Abstract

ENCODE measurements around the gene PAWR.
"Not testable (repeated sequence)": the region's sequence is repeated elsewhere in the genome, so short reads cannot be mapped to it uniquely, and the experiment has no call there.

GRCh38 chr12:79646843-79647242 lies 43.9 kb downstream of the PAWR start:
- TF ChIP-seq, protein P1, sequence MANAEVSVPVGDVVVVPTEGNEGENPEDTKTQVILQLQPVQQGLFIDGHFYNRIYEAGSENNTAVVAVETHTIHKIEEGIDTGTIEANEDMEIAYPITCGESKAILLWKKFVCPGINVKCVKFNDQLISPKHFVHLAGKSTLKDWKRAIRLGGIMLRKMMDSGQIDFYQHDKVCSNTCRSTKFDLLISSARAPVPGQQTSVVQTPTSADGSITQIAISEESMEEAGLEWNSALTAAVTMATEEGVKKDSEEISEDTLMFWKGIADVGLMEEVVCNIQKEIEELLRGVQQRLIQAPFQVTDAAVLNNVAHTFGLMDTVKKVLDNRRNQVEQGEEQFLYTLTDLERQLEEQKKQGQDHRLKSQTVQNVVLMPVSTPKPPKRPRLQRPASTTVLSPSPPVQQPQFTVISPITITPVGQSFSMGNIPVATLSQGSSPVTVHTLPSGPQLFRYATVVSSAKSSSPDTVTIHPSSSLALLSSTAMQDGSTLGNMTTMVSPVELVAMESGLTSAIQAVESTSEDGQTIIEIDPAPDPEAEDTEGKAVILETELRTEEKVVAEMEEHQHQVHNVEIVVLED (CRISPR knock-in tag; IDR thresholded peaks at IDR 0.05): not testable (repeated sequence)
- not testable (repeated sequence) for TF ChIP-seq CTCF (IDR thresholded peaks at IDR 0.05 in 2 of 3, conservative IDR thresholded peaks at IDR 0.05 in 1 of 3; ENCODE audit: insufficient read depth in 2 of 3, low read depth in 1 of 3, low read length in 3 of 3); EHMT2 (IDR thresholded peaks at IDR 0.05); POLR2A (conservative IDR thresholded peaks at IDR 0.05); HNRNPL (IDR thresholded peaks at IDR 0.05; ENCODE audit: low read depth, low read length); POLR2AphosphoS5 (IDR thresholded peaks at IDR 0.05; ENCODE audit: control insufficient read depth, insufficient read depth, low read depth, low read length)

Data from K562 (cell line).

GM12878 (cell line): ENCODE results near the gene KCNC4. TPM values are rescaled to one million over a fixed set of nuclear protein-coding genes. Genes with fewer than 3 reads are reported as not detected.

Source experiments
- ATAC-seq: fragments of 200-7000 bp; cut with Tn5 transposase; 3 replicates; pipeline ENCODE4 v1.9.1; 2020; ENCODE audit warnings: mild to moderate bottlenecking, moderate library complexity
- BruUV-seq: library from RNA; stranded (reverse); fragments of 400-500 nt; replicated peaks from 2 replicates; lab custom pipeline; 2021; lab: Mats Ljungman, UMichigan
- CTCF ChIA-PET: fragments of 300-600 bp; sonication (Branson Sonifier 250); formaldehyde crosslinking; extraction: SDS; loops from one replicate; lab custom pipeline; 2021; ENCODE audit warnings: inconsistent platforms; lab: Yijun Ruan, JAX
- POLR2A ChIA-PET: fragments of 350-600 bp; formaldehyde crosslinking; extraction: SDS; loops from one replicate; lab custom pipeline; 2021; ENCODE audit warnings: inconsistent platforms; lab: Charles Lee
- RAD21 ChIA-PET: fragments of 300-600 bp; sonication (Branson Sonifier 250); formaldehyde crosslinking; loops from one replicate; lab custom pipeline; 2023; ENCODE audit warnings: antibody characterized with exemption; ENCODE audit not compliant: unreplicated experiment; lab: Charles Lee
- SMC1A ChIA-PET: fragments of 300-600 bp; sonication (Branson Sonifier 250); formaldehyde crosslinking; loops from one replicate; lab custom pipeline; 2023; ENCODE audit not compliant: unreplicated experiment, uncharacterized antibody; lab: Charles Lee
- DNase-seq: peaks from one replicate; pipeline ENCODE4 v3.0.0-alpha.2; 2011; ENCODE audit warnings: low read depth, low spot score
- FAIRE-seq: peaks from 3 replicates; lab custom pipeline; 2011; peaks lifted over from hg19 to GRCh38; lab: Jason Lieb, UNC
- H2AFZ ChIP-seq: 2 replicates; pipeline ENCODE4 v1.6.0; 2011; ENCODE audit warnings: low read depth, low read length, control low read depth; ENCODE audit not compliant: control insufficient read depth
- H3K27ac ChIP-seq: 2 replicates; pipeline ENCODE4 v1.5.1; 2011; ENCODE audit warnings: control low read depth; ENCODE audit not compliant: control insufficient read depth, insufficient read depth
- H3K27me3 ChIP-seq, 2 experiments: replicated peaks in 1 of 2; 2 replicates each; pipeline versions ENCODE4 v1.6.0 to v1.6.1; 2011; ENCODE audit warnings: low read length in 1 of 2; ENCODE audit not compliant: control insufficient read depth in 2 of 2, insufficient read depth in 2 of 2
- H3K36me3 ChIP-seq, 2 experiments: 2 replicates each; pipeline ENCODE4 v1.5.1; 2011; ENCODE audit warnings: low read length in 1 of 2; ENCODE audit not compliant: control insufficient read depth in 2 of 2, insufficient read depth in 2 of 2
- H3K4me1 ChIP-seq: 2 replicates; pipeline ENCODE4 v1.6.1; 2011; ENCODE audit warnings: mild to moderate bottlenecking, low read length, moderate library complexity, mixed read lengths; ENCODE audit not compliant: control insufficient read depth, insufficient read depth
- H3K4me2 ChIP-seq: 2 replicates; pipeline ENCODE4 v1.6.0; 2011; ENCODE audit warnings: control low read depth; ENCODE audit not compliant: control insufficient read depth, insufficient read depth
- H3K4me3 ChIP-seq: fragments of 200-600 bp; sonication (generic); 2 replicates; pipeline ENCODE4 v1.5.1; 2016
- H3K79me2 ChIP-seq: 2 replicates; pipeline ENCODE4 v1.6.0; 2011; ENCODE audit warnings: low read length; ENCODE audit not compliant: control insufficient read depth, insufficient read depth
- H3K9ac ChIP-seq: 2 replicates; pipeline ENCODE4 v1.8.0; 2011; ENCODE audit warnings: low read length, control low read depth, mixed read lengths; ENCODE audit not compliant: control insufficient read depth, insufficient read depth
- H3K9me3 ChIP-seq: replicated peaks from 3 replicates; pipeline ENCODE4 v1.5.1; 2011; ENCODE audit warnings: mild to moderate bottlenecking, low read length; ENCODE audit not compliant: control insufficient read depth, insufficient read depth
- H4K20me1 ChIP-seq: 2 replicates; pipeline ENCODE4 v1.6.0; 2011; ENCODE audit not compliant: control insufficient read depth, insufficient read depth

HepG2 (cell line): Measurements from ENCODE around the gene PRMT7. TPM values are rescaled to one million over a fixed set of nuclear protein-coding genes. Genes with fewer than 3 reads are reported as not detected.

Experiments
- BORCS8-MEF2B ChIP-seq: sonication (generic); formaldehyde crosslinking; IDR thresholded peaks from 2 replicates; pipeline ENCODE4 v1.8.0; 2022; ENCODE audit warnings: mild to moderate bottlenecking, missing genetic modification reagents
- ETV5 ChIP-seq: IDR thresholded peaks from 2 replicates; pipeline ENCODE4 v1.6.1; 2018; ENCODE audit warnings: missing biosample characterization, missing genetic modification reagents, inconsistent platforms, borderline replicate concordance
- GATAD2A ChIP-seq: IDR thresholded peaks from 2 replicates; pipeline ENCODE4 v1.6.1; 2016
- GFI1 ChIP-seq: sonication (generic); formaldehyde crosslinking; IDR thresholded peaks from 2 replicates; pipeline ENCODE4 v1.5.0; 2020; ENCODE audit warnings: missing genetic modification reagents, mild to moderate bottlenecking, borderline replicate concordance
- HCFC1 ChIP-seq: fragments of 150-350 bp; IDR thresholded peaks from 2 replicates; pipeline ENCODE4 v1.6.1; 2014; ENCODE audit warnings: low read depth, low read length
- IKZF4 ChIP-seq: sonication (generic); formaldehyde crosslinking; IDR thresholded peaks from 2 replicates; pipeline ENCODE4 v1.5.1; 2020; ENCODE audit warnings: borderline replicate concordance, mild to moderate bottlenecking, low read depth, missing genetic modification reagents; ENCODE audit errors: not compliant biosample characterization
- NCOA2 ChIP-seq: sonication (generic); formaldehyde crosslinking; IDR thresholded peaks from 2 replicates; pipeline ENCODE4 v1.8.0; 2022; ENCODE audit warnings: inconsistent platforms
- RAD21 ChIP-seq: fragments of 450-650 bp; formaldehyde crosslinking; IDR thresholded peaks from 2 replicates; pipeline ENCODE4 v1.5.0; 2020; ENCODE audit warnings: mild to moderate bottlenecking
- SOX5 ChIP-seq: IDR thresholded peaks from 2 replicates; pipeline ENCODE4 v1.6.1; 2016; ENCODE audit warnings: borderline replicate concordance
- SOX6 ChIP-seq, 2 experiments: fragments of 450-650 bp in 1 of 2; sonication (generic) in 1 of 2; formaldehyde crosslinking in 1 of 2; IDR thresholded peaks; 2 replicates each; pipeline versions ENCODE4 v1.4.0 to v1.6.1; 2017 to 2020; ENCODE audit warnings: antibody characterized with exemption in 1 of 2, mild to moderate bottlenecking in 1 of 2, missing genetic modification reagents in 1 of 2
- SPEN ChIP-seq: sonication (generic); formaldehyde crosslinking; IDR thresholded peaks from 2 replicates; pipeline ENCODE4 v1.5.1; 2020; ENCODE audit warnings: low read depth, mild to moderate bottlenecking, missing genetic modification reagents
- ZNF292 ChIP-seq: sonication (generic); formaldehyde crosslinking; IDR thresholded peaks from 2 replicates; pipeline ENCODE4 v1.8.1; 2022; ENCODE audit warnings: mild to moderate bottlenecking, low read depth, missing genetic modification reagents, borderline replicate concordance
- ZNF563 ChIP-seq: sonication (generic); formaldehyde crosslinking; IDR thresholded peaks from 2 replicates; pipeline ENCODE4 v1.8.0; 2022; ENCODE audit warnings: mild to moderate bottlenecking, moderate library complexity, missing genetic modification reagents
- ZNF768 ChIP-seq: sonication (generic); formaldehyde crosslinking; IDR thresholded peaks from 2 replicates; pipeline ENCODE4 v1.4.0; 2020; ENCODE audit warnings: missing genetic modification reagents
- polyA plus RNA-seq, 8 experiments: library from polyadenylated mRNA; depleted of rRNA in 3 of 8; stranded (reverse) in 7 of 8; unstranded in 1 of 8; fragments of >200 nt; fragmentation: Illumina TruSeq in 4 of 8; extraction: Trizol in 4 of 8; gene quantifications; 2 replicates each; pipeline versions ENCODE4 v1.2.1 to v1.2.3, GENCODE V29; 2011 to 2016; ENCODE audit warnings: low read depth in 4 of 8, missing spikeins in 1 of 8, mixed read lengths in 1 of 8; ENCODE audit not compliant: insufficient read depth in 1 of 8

Radioactive disequilibrium relationships among Th230, U234, and U238 can be used to date pedogenic carbonates formed in regions of arid to semiarid climate. Samples suitable for dating consist of dense carbonate rinds around pebbles from the Cca soil horizon. Analytically, the method involves leaching the samples with dilute hydrochloric acid and measuring U238, U234, Th230, and Th232 in both the leachate and residue fractions. As the soil carbonate commonly incorporates silicate mineral-bearing detritus, corrections are made to account for possible introduction of detrital Th230 and U234 into the acid leachate. The corrections are based on the assumptions that (1) the carbonate initially contains negligible amounts of Th232 and Th230, or has a Th230/Th232 ratio similar to that in detrital minerals, (2) U238, U234, and Th230 in the detrital silicate phase are in secular equilibrium with each other, and (3) the thorium isotopes in the detrital phase are not fractionated by the acid leaching. Application of the method to calcareous soils developed on upper Quaternary alluvial deposits of the eastern Mojave Desert in southern California gives ages that are internally consistent and that agree with the geomorphic and stratigraphic relative age relationships. Fourteen samples from an upper Pleistocene geomorphic surface, Q2b, yielded an average age of 83,000 ± 10,000 yr. This age is confirmed by a different assessment of the data independent of the aforementioned assumptions. On one specimen two different layers of a pebble coating were dated, and a carbonate accumulation rate of about 1 mm/8,000 yr was obtained. It is hoped that this study will serve as a basis for further research into the absolute dating of various types of impure carbonates of late Quaternary origin.

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